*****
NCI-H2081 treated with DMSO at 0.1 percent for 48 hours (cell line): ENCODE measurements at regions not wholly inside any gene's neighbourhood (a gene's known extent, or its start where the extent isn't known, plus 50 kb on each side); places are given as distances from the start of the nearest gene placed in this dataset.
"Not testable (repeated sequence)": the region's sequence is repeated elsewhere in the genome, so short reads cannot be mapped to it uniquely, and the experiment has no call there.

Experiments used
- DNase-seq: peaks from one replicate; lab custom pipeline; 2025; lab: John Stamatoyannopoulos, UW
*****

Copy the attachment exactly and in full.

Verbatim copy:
NCI-H2081 treated with DMSO at 0.1 percent for 48 hours (cell line): ENCODE measurements at regions not wholly inside any gene's neighbourhood (a gene's known extent, or its start where the extent isn't known, plus 50 kb on each side); places are given as distances from the start of the nearest gene placed in this dataset.
"Not testable (repeated sequence)": the region's sequence is repeated elsewhere in the genome, so short reads cannot be mapped to it uniquely, and the experiment has no call there.

Experiments used
- DNase-seq: peaks from one replicate; lab custom pipeline; 2025; lab: John Stamatoyannopoulos, UW